We have a unique problem.
We are using message driven beans to get messages off IBM MQ series queue and we need to send this message on to another system (say system A) asynchronously (i.e this system has its own input queue). We need to wait for 45 sec and if we don't get a response from system A, we need to send a message to yet another system (say System B)asynchronously stating that system A failed to respond. We have no way of achieving this synchronous behaviour using the async messaging protocol. My specific question is as follows:
Can we spawn a new thread in the Message driven bean?
Specifically can I do this?
public void onMessage( Message m )
//Do some calculations and send the message to system A
//Save the tran into a table and set the expiration
//flag to a N.
//Spawn a new thread that waits for 45 secs...
new Thread( new TimeManager() ).start();
The TimeManager waits for the designated period and later, wakes up and sends the no response message to System B after looking at the expiration flag that was set in the MDB. If indeed System A responds, it sets the expired flag in the table to a Y and sends the response. Is this a good way of getting the desired result?
P.S I did try to run this bean in BEA Weblogic and it seemed to work just fine.. it creates a new thread for each message we put in the input queue. I remember someone telling me that we can't spawn threads in EJBs...How is it working then?
Appreciate your feedback
It's not "you can't use threads", it's "you shouldn't use threads".
In other words, it's not guaranteed to work even though most often it's not a problem to start your own threads.
BEA is recommending the use of the JMX API (javax.management.timer.*( instead of the deprecated WebLogic Time Services but I haven't used it (neither the JMX timer API nor the WebLogic proprietary stuff).
The chapter 24 of the EJB spec recommends several programming restrictions such as using threads, IO package, perform I/O using the AWT and so on. If your app server seems to work today, it may not in future; your code may not be portable cross platforms.
It's better to create a RMI server that resides out side of the EJB container. Have this server to communicate with System A or System B. Of course with the BEA server the RMI process can be configured as a start up process to ensure its availability.
If you decid not go with the RMI solution, at least try to use the java.util.Timer class where you don't have to directly create any threads.
EJB soultion tends to reduce software complexities yet limits the programmer's ability in certain situations.
Thanks a lot for the input. I had a couple of questions regarding both the approaches you guys have given...
1. Using the JMX timer api. I did some research on this and I could not find out whether Weblogic 7.0 supports J2ee 1.4 and ejb 2.1 or not. Is there any patch we need to install to get the factory 7.0 version up to speed?
2. Regarding the RMI server approach:
If we were to have an external RMI server, and let the MDB make an RMI call to it, this would be a blocking call, that makes the MDB's onMessage() method block till it gets a response right? Is this a good option? If, for some reason, the RMI server fails to respond quickly, the MDBs will just be waiting doing nothing.. Does this create scalability problems? Could you please give me some more input into this.. I really want to pursue this path and see how it performs. Also, if we use the java.util.Timer, does it make a difference, because internally, it creates a new thread anyway right? Appreciate your feedback Tony.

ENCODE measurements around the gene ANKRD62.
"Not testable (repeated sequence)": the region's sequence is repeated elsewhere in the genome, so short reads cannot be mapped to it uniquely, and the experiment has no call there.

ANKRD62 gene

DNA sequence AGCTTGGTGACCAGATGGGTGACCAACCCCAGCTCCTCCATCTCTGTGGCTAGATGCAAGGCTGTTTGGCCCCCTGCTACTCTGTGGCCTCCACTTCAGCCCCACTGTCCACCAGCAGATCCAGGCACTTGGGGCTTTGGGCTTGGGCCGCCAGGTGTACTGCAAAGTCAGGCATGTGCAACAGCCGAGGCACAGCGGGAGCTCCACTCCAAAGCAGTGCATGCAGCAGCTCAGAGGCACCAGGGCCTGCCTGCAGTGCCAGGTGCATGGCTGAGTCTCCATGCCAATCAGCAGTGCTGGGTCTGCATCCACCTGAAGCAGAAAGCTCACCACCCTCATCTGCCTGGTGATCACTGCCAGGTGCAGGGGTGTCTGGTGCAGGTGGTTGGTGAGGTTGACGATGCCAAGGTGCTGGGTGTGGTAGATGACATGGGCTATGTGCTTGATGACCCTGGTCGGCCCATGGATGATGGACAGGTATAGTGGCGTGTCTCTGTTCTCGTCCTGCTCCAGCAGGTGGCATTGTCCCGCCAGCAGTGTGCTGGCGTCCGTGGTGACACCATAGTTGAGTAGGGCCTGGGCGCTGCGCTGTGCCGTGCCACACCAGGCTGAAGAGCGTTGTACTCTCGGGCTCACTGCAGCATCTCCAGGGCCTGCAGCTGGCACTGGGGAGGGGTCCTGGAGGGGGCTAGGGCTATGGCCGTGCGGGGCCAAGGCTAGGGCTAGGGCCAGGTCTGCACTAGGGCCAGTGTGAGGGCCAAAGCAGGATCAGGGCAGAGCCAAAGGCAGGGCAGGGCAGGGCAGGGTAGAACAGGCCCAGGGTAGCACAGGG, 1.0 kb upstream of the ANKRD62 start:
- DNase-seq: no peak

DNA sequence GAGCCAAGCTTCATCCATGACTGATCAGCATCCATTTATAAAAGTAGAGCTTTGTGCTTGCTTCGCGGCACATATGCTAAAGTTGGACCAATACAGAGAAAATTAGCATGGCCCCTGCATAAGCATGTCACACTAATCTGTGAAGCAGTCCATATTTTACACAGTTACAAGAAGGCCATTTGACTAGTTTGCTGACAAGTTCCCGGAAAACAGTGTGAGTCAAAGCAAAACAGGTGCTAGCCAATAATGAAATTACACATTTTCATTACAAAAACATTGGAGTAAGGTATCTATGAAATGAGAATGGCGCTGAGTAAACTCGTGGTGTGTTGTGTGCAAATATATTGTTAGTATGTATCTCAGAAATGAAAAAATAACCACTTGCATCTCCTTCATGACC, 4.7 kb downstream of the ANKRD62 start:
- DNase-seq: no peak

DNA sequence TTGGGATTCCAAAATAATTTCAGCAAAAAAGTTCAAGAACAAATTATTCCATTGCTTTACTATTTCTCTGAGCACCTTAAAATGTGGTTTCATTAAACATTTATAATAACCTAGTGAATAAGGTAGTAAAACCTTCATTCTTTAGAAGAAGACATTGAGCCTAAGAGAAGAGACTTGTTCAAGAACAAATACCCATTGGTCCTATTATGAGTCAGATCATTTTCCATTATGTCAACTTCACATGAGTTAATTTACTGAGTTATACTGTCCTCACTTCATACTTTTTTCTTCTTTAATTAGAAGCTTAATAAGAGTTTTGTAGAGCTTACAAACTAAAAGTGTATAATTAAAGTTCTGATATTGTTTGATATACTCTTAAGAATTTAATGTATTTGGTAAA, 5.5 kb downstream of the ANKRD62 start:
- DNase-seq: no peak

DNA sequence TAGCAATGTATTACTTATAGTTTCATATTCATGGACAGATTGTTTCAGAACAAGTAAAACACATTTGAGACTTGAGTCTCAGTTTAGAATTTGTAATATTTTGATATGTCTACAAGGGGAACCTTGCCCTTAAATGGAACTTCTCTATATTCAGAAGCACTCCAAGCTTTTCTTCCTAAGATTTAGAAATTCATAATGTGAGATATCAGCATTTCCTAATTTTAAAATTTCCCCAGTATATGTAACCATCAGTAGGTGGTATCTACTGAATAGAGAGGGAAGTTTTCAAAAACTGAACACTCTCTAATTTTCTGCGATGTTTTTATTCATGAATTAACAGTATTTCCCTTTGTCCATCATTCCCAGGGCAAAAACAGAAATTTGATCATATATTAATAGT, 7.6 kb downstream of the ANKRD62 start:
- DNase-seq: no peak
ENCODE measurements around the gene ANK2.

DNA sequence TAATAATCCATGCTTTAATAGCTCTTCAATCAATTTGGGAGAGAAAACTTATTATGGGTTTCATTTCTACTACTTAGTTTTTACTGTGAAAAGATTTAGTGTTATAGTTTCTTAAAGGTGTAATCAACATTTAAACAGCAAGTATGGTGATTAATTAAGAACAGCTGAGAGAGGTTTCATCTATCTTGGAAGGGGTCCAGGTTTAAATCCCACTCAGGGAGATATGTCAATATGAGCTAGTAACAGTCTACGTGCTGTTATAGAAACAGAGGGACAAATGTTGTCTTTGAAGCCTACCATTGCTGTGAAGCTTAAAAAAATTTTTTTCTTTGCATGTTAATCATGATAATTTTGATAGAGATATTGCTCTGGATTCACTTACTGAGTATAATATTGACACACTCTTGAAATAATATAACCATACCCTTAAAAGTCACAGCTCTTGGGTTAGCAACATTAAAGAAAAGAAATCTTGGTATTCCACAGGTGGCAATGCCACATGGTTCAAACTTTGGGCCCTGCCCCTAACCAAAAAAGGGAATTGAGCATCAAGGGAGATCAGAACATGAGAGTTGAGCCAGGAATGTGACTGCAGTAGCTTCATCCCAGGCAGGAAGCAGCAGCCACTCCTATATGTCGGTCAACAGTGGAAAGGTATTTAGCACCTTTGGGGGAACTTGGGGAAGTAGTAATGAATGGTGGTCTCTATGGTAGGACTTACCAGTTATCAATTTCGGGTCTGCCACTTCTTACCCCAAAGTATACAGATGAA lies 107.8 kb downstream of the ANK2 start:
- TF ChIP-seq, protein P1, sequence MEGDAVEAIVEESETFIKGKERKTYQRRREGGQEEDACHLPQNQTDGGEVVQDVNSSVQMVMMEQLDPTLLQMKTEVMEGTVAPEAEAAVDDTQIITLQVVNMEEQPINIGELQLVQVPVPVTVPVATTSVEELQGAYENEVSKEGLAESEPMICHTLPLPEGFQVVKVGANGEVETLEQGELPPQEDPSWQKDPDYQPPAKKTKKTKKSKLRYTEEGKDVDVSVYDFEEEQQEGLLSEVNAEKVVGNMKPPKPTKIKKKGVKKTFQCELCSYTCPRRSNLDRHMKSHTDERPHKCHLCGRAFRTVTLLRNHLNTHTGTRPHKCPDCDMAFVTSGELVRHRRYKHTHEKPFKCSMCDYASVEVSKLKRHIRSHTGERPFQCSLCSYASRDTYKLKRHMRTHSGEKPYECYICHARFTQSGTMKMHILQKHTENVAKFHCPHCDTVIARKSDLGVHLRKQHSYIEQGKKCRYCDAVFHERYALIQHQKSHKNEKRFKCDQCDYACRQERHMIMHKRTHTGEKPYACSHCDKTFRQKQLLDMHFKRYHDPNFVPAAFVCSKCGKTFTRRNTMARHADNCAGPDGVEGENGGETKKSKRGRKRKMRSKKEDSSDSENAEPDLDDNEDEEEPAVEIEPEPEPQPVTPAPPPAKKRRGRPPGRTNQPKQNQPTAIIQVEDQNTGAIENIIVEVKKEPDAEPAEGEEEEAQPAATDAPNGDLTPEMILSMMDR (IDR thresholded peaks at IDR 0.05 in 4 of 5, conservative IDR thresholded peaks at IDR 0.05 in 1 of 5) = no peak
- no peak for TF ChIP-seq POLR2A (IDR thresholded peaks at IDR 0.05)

You don't need to block at all. YOu call the RMI server.foo() then foo() starts a thread to communicate with System A. Once the thread is started it returns.
Hope this helps.
You say that both System A and B accept input in Queues. Why not let them send their response to a Queue as well? The way you simulate a synchronous call using asynchronous MQ is that, when the MDB puts the request message to, say System A's input Queue, it should create a Temp Queue and specify this Queue as the JMS's ReplyToQ. With the receive(time)call, you can wait on the temp Q you just created for the 45 seconds -- just say receive(45000L). This way, if you don't receive a message within 45 seconds, the blocked receive() call will return empty and you can proceed to do the same with System B.
If you know MQ, then you probably know MA88 SupportPac, which provides two layers to make calls from Java. The MQ Classes for Java operate on a layer above the native MQ and the MQ Classes for JMS operate just above the MQ Classes for Java. I am not a programmer and so, pl. double-check the syntax with the "MQ Using Java" redbook @ www.redbooks.ibm.com
Hey Srini -
Your idea is great... but the only problem we have is that the other systems, A and B are legacy and the managers who maintain them are very bull-headed.. We can't expect them to change the way these work. Yes both systems A and B have input and output queues and they have hard-coded their response to go the respective queues.. They will not change the code to send the reply to a temporary queue (which we could pass them, via the reply to in the JMS message). I will talk to my other team members about the other support you have mentioned... Thanks for your feedback and please do update me if you come up with something else.
Since the systems have output Q, you may go directly to the output Q and do a search to find a message with a CorrelationID matching your MessageID.
MQ will take your message ID and populate the Corr ID in the reply. You have to make sure A & B do that...